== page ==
9/20. The Department of Commerce's (DOC) Bureau of Industry and Security (BIS/BXA) released a statement regarding developments in the U.S's and India's Next Steps in Strategic Partnership (NSSP) initiative, which addresses, among other topics, high tech trade.
9/20. The Securities and Exchange Commission (SEC) filed a civil complaint [22 pages in PDF] in U.S. District Court (EDNY) against iShopNoMarkup.com, Inc., and three of its directors and officers, alleging violation of federal securities laws in connection with iShop's purported development of an online shopping mall. The complaint alleges that "From the fall of 1999 to the summer of 2000, iShop, a start-up Internet company, defrauded over 350 investors by misrepresenting material information about the company’s operations and capital raising plans to individuals who invested approximately $2.3 million in iShop stock." It further alleges that "IShop claimed it was developing a shopping mall on the Internet to sell products directly from manufacturers to consumers at no markup. To raise capital, iShop conducted a series of purported private placement offerings and distributed confidential offering memoranda ("COMs") to investors. The COMs misrepresented, and failed to disclose, material information." The individual defendants are Anthony M. Knight, Moussa Yeroushalmi, and Scott W. Brockop. The four count complaint alleges violation of §§ 5(a), 5(c), and 17(a) of the Securities Act of 1933, § 10(b) of the Securities Exchange Act of 1934, and Rule 10b-5 thereunder. See also, SEC release. This case is SEC v. iShopNoMarkup.com, Inc., et al., U.S. District Court for the Eastern District of New York, D.C. No. CV 04 4057 (DRH).
9/20. The General Accounting Office (GAO) released a report [58 pages in PDF] titled "Information Technology: FAA Has Many Investment Management Capabilities in Place, but More Oversight of Operational Systems Is Needed". The report finds that "Over the past 2 decades, individual FAA modernization projects have experienced cost overruns, schedule delays, and performance shortfalls of large proportions", and that "weaknesses remain" in it management of investment in information technology resources.
9/20. The American Conservative Union (ACU) announced its opposition to S 2560, "Inducing Infringement of Copyrights Act of 2004". See, ACU release.
People and Appointments
9/20. Elizabeth Valinoti was named Legal Advisor to the Chief of the Federal Communications Commission's (FCC) Enforcement Bureau. The FCC stated in a release that she will be responsible for wireless, international, and homeland security issues. She has been handling broadcast indecency matters. Before joining the FCC, she worked in the Washington DC office of the law firm of Mintz Levin. She has also worked for the National Exchange Carrier Association (NECA).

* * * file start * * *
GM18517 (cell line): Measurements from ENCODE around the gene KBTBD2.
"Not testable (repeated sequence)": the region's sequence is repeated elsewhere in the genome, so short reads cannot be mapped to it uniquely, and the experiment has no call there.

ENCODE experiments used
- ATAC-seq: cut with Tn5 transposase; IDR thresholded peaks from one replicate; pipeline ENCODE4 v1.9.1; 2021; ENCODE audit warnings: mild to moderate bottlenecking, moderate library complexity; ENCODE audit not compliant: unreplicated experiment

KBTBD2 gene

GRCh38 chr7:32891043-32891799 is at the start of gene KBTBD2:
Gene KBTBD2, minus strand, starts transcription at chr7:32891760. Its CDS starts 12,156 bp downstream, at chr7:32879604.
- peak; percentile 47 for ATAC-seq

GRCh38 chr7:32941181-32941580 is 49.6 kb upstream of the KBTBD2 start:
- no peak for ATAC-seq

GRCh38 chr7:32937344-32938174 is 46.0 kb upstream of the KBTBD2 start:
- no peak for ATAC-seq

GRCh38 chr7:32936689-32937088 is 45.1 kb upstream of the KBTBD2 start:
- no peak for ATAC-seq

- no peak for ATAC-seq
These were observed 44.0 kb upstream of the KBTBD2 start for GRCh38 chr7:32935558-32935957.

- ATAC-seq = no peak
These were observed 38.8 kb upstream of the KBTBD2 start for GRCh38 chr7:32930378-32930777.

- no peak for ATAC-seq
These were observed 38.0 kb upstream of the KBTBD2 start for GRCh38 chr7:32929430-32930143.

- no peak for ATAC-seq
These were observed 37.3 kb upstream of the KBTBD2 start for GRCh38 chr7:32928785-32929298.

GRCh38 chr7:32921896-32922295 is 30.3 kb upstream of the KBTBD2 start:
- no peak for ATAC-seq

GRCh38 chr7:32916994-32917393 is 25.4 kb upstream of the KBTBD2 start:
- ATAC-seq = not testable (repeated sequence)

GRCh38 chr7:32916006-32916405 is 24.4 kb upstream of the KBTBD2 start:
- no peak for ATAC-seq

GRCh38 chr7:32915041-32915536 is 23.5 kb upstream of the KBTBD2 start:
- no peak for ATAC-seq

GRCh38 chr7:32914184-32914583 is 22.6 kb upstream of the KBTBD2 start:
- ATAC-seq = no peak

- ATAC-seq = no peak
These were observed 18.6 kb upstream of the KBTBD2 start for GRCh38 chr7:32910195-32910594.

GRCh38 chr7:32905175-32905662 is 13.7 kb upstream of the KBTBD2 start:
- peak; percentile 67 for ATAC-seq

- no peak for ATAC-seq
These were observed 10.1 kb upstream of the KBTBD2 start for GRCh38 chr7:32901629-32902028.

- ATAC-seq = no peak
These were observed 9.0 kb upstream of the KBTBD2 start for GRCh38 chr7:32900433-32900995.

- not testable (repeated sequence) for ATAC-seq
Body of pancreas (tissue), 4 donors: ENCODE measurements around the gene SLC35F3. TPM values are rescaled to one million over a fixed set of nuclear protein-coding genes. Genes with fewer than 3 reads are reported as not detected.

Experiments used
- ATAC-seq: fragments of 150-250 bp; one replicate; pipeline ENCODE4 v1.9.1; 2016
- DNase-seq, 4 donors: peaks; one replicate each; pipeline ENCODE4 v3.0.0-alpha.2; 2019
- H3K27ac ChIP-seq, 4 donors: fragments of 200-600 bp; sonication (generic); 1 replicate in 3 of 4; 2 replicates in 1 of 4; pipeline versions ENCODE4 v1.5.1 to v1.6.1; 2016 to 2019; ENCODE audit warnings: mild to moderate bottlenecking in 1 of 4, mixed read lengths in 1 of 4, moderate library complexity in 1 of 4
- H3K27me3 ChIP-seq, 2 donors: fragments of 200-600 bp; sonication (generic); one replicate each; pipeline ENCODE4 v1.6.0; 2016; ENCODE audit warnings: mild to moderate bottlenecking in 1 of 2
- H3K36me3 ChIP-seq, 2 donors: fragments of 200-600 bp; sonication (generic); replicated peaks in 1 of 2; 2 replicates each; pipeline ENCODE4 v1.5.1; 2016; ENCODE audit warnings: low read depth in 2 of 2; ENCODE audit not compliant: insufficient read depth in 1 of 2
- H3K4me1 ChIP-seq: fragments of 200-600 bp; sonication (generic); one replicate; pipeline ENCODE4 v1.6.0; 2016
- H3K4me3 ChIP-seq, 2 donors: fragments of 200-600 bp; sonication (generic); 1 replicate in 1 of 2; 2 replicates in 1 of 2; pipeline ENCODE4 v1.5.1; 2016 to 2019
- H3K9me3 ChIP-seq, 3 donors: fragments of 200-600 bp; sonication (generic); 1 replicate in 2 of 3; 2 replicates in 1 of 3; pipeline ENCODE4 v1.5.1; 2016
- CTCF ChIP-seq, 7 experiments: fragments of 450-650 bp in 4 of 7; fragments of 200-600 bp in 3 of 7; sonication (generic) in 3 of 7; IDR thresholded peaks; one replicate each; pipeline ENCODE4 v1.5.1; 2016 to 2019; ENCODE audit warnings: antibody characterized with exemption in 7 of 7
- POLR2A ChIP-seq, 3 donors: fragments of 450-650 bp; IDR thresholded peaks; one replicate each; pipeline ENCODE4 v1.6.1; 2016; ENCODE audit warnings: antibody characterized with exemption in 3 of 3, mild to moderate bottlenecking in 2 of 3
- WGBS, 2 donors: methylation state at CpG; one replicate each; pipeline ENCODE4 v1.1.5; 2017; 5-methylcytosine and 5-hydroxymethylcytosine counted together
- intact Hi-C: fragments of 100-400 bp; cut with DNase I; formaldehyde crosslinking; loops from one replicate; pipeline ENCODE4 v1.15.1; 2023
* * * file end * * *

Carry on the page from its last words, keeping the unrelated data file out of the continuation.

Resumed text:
9/19. The Electronic Privacy Information Center (EPIC) published in its web site copies of three redacted documents that is received from the Department of Homeland Security's (DHS) Transportation Security Administration (TSA) regarding the Computer Assisted Passenger Prescreening System (CAPPS II). See, April 17, 2003 memorandum [5 pages in PDF], July 29, 2003 memorandum [6 pages in PDF], and July 30, 2003 memorandum [5 pages in PDF], all of which are titled titled "Privacy Impact Statement (Preliminary)". The EPIC states that these documents "reflect a dramatic expansion over just three and a half months in the ways passenger information collected for the program would have been shared". The TSA no longer uses the term CAPPS II.
9/17. The EU and the US issued a joint statement regarding a September 17, 2004 meeting in Brussels, Belgium of the annual Information Society Dialogue.
9/16. The Federal Communications Commission (FCC) released its Second Further Notice of Proposed Rulemaking [20 pages in PDF] regarding reducing the time interval for intermodal number porting (porting numbers between wireline and wireless carriers). The FCC adopted, but did not release, this item at its September 9, 2004 meeting. Comments will be due 30 after publication in the Federal Register, which has not yet occurred. Reply comments will be due within 60 days. This item is FCC 04-217 in CC Docket No. 95-116.
9/16. The Federal Communications Commission (FCC) published a notice in the Federal Register that summarizes and sets the effective date (October 18, 2004) for its rules implementing Section 14 of the CAN SPAM Act. The Congress passed S 877, the "Controlling the Assault of Non-Solicited Pormography and Marketing Act of 2003", also known as the "CAN-SPAM Act of 2003", late last year. On December 16, 2003, President Bush signed the bill. It became Public Law No. 108-187. Most of the rules implementing this statute are a matter of Federal Trade Commission (FTC) jurisdiction. However, Section 14 of the Act directs the FCC to write rules "to protect consumers from unwanted mobile service commercial messages". These rules include a prohibition on sending commercial messages to any address referencing an internet domain name associated with wireless subscriber messaging services. See, Federal Register, September 16, 2004, Vol. 69, No. 179, at Pages 55765 - 55780.
9/16. The Federal Communications Commission (FCC) filed its Opposition to Petition for Writ of Mandamus [PDF] with the U.S. Court of Appeals (DCCir) in USTA v. FCC. This case is U.S. Telecom Association v. FCC and USA, U.S. Court of Appeals for the District of Columbia, App Ct. No. 00-1012, a petition for review of a final order of the FCC.
Go to News from September 11-15, 2004.